The socio-political backdrop
The employees affected belong to a common work environment and social network containing a high degree of stress, given the recent waxing and waning political tension between the two countries. The historical context of the ‘attack’ may have contributed to anxieties. During the Cold War, following attempts by US agents to destabilize the Castro regime, Cuban agents responded with a series of ongoing actions that are well known in the diplomatic corps and have become part of American Intelligence folklore. Agents would enter the homes of diplomats and rearrange furniture and bookshelves, deflate their tires and disturb their sleep (Bruno, 2004). Once the administration of US President Donald Trump first identified the illness cluster in February 2017 and defined it as a resumption of Cold War hostilities, its Cuban diplomats were counseled on the ‘mysterious threat’ that was causing colleagues to fall ill (Oppmann & Labott, 2017). This likely created further uncertainty and anxiety. Word of the ‘attacks’ quickly spread through the diplomatic community resulting in several foreign embassies testing their employees for possible exposure. This could explain why a few staff at the Canadian Embassy reported feeling unwell from similar ‘attacks’. It is conspicuous that Cubans working with American diplomats and their neighbors did not experience symptoms.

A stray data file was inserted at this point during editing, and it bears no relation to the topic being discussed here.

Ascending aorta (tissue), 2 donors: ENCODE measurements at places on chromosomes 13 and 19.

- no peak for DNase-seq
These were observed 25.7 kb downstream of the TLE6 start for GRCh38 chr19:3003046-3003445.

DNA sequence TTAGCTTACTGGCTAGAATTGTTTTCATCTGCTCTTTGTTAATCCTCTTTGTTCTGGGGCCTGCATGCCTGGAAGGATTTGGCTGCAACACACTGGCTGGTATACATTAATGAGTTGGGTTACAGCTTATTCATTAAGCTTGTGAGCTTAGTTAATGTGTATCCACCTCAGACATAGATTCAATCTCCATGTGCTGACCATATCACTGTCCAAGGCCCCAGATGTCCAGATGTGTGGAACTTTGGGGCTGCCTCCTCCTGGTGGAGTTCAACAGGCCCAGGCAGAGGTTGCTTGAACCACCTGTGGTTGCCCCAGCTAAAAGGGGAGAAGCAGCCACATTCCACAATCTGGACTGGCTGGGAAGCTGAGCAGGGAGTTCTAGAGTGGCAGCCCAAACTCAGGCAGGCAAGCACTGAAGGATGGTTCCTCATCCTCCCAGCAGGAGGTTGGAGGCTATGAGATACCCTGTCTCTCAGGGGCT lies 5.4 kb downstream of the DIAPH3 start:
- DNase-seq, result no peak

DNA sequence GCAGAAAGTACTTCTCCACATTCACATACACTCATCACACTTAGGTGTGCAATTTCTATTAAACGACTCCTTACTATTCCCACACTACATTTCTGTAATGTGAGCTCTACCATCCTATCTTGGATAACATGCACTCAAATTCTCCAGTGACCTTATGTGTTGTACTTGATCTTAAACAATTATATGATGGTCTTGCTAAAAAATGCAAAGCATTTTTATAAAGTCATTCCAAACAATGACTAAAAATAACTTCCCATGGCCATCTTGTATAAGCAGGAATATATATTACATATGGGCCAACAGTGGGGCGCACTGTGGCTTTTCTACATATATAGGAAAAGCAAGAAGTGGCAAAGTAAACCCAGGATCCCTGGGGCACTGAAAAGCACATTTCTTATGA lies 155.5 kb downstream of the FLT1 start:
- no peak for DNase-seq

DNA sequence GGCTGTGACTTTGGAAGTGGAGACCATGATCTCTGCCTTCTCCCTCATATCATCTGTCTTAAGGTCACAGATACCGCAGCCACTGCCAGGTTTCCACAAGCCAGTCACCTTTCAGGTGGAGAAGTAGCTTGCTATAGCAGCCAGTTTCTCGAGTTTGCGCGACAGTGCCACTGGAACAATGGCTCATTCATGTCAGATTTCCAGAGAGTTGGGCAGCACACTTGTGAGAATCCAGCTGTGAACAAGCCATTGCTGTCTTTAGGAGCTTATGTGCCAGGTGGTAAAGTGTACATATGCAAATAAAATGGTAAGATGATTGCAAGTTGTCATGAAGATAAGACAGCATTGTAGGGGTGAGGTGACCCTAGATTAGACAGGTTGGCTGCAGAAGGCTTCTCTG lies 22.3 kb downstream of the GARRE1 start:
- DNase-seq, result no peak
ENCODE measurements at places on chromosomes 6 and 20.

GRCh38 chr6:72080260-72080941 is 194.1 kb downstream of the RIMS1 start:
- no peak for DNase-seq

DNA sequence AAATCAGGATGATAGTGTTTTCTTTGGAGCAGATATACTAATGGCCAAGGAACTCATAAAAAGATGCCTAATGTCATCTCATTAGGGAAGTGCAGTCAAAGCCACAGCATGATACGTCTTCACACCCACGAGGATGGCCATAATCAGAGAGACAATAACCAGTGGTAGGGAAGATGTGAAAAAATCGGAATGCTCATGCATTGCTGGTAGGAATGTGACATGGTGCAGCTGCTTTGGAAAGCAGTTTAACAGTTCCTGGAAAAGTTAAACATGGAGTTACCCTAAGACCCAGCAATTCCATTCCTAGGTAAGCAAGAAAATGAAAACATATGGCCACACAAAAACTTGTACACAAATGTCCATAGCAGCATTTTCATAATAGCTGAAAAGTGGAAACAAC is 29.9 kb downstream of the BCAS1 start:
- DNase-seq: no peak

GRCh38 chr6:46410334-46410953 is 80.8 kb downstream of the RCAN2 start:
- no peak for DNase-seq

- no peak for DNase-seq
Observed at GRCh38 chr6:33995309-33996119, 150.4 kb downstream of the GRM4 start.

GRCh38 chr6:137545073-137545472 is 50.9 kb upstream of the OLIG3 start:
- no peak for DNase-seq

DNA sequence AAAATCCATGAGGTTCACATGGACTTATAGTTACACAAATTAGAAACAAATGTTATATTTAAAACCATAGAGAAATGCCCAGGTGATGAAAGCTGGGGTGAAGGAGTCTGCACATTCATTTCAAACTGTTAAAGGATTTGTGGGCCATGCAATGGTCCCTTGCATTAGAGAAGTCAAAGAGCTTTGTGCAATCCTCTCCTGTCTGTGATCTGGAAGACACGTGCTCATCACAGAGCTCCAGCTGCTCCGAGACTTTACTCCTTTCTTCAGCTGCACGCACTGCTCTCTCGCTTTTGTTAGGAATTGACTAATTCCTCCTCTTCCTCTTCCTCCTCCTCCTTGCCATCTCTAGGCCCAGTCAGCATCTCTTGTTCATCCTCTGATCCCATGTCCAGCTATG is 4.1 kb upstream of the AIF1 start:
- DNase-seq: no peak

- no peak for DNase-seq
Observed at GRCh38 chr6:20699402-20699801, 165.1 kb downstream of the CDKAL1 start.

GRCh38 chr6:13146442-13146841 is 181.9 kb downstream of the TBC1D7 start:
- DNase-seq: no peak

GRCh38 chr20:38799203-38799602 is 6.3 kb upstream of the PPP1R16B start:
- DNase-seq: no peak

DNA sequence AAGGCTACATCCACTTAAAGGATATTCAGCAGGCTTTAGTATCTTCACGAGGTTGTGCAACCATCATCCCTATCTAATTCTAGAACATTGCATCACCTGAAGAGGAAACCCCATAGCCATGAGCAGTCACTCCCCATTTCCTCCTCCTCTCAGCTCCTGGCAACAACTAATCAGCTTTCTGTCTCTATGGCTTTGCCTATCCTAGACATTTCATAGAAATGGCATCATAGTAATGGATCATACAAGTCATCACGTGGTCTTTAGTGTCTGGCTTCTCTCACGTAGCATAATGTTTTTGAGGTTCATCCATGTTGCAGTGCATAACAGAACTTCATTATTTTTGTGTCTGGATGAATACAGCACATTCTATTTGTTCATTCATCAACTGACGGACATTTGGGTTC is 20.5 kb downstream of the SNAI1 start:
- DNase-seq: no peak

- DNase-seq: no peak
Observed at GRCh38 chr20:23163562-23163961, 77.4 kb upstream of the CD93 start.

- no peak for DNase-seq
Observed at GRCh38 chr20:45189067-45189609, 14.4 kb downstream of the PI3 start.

Counseling staff over the perceived threat created an expectation of illness and a new frame through which to interpret future sounds and symptoms. The events in Cuba parallel reports of illness clusters in the vicinity of wind farms that have been attributed to the infrasonic sounds of the turning blades.
In healthy volunteers exposed to wind turbine sounds, positive and negative expectations were shown to affect the symptoms that were attributed to the sound. Negative expectations increased the frequency and intensity of symptoms; positive expectations engendered a reduction in symptoms. Hence, framing the turbine sound in more benign or neutral ways could potentially nullify the negative effects (Crichton et al., 2014). These results could be instructive if the Trump administration adopts a counter-narrative as to the origin of the outbreak.